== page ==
Honestly, people must go somewhere first before they know where to go next. And, feed readers do that in a very efficient way.
In a very unscientific way I've seen this. You put someone (my ex-girlfriend for example) in front of a computer with nothing but your search engine of choice, nothing happens. Honestly, I've seen it. It happens to me all the time too. Try it out. Sit someone down and only let them use a search engine. Five, maybe ten minutes of fun that it.
People need things like an online social network or a news feed as a diving board.
I have never found, what I consider to be my best sources on the Net, from a search engine. Will this change? For me, I don't think so. There is something about having a human editor, that has look at and evaluated a site, that I do not believe will be duplicated before a certain button gets pushed.

Sandeep Sharma

Don

Maybe the reason why people type the keywords as mentioned above is just to get url. A lot of people (like me) do not want to remember url and may type in on search engine to locate it. One hears second life somewhere and types in on a search engine to see url or dig out deeper from the same site using search engine. Just a thought.

I do not believe that people would not click on the advertisement if is relevant. Not clicking can also mean: poor advertisement, less relevance or more time for homework.! It definitely reinforces trust on search engine as it is the best way to find contextual advertisement online - till date.

Sandeep

Mike Ford

"Meaning, why would anyone enter these search terms, since in most cases the search term is itself the URL. Why not just type in the URL directly?"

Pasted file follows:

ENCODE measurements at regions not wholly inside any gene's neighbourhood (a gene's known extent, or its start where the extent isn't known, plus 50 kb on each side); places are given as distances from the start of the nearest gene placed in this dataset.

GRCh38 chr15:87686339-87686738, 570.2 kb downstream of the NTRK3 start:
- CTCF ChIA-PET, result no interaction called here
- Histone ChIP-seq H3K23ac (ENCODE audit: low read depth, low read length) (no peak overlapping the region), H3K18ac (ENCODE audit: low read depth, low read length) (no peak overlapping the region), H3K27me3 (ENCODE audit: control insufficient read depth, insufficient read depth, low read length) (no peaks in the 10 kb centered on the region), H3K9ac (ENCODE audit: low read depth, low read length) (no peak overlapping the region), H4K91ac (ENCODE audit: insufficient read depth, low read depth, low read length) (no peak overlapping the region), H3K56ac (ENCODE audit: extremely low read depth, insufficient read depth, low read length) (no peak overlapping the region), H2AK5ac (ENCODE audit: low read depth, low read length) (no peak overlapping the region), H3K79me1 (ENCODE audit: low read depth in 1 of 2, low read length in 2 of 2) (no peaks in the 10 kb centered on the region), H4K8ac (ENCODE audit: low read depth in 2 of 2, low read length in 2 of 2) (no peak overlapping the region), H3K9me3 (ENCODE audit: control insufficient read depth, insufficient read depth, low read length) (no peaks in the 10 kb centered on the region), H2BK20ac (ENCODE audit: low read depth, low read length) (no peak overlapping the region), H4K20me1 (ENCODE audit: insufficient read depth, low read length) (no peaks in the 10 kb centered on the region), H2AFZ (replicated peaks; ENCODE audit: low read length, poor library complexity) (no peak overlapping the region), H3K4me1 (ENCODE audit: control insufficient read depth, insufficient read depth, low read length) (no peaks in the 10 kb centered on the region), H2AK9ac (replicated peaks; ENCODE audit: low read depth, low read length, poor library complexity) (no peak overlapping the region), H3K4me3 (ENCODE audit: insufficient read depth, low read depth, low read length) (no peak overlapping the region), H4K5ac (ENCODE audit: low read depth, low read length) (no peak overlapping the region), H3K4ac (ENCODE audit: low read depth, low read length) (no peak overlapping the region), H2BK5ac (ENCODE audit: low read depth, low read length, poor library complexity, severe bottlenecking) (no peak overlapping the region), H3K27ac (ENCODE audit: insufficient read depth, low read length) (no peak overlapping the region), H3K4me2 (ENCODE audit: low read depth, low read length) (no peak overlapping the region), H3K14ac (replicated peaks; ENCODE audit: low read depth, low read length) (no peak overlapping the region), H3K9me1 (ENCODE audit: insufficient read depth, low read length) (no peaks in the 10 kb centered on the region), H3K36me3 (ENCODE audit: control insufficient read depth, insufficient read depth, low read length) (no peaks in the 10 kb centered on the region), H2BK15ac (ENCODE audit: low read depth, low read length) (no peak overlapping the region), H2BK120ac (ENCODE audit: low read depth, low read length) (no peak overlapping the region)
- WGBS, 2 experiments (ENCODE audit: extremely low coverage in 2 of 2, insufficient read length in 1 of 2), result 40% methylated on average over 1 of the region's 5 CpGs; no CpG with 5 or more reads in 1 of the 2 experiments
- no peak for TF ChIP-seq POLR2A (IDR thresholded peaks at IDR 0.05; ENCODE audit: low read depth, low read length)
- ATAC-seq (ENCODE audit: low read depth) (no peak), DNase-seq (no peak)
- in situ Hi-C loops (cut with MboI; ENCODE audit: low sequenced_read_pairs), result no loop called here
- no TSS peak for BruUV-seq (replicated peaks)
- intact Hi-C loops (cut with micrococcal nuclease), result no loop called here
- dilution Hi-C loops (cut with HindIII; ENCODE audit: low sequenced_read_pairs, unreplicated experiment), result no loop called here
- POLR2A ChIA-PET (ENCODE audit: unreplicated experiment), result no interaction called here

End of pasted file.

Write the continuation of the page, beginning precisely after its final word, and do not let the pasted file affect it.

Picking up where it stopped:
The real reason is less than 50% of web users KNOW the difference between the address bar and the search box. More don't care and enter search terms for speed or convenience.

The top performing keywords for any brand in Google-Yahoo-MSN? Their name and their domain name spelled out-- with and without the "www". User types "amazon.com" into search bar instead of address bar. 3-7% of the time they will click on a paid listing. Amazon pays search engine for the privilege of the users mistake.

To your other point on advertising- Many users don't know the difference between organic and paid listings. Your natural results go up because you own more real estate on the page -- two placements instead of one.

Gord Hotchkiss www.enquiro.com and others have done a few studies regarding the impact of paid listing on organic, too.

Jeff W.

Don,

Thanks for the information on QS

Jeff

NitinK

Hey! I wuz gonna write that ... :-) Oh, well, now I can use this post as a reference!

Anyway, great post, Don! I wonder if any of your readers has any numbers that suggest that this is happening - the growth of Search Engines as the start page for the Internet.


Kaila Colbin

Great post, Don! Here's a thought that might account for a tiny percentage of searches: people who are looking for information about the topic, rather than the destination site itself. So someone searching for Club Penguin might want to learn about their sale to Disney, or how they got started, or some other bit of meta-information.

There could be as many as seventeen people in this group, so don't underestimate it!